This post is the second in a three-part series on exercising with physical limitations

Website, website, I’ve got your website right here! There’s a great website about exercise and physical limitations, and it confirms a lot of what I said the other day.

It appears that muscle deconditioning occurs when people with FM neglect exercise in order to avoid pain. Deconditioned muscles use excess energy to accomplish tasks. This may contribute to more fatigue and make the muscles more susceptible to microtrauma, thus aggravating pain with only a low intensity of exertion. This cyclical process leads to atrophy (wasting) and greater effort performing various activities. Exercise can help to counteract this deconditioned state by improving oxygen delivery, increasing cellular metabolism, reducing muscle tightness, and eventually relieving pain to some degree. An important benefit during aerobic exercise is that muscle temperatures rise and this may possibly lead to greater relaxation.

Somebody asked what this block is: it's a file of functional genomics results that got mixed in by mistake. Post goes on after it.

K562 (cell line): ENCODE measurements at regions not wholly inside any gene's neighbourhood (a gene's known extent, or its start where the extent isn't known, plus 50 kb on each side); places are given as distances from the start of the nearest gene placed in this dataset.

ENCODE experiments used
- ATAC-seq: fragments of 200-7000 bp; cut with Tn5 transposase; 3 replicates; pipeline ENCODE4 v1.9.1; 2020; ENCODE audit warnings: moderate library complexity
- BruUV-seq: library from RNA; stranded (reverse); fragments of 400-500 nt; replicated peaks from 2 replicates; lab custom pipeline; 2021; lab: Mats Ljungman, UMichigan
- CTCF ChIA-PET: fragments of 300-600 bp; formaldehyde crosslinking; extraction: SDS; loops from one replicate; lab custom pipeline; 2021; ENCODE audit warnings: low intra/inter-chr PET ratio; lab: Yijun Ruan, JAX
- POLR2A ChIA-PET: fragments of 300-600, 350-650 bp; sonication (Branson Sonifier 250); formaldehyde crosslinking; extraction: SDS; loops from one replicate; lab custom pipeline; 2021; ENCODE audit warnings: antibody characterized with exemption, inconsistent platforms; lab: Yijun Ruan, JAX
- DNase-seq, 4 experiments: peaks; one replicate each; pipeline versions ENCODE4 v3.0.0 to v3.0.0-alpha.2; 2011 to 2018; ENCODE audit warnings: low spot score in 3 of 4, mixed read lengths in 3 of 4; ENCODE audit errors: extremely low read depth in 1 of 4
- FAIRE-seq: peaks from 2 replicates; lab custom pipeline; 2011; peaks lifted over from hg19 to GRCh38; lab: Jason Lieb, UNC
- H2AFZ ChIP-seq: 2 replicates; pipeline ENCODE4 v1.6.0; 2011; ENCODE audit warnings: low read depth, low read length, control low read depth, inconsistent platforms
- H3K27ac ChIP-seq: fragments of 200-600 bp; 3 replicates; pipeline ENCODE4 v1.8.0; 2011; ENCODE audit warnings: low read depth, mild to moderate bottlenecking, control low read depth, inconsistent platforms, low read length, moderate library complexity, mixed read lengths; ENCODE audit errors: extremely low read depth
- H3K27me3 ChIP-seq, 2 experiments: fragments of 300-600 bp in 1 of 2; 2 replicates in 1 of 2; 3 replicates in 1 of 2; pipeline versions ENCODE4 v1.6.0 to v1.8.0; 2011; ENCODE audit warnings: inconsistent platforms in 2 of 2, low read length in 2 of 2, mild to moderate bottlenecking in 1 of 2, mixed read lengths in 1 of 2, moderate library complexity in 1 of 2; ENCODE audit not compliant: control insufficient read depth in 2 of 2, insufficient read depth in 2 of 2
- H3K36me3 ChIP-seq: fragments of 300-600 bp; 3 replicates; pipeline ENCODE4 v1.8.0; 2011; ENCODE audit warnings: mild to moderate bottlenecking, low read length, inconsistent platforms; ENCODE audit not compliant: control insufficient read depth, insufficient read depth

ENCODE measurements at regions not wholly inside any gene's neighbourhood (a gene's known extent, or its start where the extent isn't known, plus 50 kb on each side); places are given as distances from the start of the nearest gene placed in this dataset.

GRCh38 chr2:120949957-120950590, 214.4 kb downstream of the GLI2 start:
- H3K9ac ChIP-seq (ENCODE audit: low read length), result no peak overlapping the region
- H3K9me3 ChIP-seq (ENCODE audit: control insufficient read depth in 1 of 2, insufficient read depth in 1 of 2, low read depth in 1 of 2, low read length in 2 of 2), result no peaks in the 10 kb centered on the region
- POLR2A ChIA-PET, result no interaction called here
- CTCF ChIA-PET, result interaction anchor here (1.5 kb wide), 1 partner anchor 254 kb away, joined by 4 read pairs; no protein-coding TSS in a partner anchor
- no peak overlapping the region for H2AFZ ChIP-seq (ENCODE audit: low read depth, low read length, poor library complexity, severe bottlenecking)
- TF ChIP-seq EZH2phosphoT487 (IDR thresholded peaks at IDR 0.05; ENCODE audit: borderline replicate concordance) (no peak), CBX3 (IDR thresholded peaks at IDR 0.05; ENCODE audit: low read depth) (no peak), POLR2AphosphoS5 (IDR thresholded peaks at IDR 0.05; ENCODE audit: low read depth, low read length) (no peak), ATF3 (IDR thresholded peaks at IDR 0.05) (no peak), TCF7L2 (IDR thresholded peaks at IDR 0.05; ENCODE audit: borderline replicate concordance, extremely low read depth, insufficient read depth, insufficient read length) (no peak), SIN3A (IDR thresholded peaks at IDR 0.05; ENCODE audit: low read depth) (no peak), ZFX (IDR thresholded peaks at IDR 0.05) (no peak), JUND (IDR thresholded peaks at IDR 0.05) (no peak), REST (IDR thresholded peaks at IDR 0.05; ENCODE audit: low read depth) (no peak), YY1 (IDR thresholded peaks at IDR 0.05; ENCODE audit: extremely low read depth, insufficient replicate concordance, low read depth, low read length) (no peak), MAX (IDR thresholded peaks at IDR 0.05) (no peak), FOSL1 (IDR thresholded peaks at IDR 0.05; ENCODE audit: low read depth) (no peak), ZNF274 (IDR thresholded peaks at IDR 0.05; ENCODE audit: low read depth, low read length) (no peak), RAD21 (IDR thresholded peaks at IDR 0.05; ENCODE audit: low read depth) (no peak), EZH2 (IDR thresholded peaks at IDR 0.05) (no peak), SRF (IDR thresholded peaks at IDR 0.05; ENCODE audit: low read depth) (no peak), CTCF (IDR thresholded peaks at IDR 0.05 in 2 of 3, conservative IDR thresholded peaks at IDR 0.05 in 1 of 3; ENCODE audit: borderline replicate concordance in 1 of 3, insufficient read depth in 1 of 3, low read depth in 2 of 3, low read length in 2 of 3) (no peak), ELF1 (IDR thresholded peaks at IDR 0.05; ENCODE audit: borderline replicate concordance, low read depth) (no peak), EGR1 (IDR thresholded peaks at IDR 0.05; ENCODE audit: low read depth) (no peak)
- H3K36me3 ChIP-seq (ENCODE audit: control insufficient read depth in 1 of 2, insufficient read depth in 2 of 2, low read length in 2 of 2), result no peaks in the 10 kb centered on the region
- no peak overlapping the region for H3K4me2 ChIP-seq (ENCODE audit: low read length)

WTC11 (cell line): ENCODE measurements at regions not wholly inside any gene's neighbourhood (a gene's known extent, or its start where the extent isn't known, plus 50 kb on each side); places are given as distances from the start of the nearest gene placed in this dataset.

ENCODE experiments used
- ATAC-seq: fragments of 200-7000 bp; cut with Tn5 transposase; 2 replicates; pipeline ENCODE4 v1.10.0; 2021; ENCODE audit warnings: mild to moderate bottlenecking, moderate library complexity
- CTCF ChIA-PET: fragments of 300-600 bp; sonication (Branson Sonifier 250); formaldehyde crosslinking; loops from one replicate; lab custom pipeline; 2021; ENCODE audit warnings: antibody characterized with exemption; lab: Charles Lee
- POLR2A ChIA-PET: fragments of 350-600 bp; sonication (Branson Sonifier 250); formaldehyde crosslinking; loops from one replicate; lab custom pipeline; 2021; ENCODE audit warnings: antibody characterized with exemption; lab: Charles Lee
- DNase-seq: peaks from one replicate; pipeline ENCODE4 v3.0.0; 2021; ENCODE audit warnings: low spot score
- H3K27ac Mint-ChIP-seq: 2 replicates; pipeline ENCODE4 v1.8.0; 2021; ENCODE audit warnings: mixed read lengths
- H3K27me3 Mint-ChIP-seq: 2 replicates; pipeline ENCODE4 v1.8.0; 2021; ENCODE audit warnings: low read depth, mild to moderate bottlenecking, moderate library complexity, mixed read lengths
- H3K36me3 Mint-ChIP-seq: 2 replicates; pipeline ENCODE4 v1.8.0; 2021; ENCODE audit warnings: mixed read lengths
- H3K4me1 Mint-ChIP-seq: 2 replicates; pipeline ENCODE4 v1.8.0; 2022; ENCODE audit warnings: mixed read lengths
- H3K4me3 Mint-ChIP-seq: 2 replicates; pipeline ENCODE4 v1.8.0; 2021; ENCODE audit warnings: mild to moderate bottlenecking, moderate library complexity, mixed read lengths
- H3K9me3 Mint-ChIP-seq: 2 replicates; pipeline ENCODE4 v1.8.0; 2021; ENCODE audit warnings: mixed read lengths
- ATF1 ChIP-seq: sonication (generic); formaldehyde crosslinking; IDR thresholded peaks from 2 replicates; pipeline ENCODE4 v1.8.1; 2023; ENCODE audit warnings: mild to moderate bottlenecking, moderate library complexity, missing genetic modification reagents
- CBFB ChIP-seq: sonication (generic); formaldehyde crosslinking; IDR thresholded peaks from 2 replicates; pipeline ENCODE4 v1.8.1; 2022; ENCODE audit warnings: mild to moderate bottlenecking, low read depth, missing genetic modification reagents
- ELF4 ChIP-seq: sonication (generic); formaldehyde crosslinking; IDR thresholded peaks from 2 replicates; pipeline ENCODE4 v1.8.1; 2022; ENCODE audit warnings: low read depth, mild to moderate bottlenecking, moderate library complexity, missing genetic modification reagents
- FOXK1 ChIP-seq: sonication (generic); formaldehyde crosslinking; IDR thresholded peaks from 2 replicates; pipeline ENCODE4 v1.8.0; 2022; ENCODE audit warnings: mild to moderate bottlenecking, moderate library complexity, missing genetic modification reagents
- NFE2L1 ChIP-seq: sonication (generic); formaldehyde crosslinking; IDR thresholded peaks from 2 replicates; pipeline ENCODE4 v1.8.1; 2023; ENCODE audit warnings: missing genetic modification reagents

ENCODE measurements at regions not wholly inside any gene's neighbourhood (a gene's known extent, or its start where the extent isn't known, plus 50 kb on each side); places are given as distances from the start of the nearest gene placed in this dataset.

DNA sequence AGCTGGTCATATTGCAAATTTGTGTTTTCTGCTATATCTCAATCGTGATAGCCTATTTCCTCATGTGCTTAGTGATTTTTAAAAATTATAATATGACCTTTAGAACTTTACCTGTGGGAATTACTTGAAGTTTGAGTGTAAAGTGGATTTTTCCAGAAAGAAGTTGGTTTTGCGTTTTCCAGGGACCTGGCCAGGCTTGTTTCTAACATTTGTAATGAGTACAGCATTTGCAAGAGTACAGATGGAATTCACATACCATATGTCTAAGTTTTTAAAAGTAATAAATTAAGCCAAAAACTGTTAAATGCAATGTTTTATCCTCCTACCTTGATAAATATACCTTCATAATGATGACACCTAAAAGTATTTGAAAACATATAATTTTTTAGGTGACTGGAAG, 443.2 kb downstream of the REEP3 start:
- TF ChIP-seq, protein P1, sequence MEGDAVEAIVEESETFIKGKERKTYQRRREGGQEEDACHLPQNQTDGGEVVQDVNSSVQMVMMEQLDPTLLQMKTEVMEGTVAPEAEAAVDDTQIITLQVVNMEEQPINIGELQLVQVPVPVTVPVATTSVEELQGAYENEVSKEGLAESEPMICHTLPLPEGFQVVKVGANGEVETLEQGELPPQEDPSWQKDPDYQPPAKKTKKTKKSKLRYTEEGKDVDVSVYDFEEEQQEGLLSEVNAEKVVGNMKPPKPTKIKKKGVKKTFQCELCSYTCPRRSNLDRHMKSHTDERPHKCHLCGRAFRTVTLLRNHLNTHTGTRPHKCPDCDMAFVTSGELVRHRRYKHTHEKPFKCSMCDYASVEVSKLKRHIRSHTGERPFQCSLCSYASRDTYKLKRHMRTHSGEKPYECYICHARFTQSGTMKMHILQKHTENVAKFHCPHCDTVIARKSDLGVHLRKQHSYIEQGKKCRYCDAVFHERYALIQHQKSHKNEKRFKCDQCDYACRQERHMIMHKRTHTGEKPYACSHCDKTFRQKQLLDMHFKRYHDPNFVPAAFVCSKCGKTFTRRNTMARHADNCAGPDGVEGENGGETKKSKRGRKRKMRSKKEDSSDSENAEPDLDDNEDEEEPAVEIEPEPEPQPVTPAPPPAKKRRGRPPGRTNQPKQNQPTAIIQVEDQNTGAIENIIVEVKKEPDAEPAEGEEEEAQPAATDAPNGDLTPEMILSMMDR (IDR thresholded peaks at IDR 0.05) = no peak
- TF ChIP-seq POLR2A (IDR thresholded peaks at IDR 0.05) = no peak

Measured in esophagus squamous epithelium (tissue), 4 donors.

This excerpt is from the National Center on Physical Activity and Disability (NCPAD) website, which includes an entire section on Fibromyalgia. There’s information on types of exercise, how/when to incorporate aerobic exercise/strength training/stretching, and references to books and journal articles.

The website also has sections on a number of other disabilities, ranging from “Acquired Brain Injury” to “Yoga for Individuals with Disabilities.” A full list of conditions and their related sections can be found here.

NCPAD is funded by a grant from the Centers for Disease Control and Prevention, and run by the University of Illinois.

Disclaimer: As with all things, consult with your medical provider or trained professional before starting a new exercise program.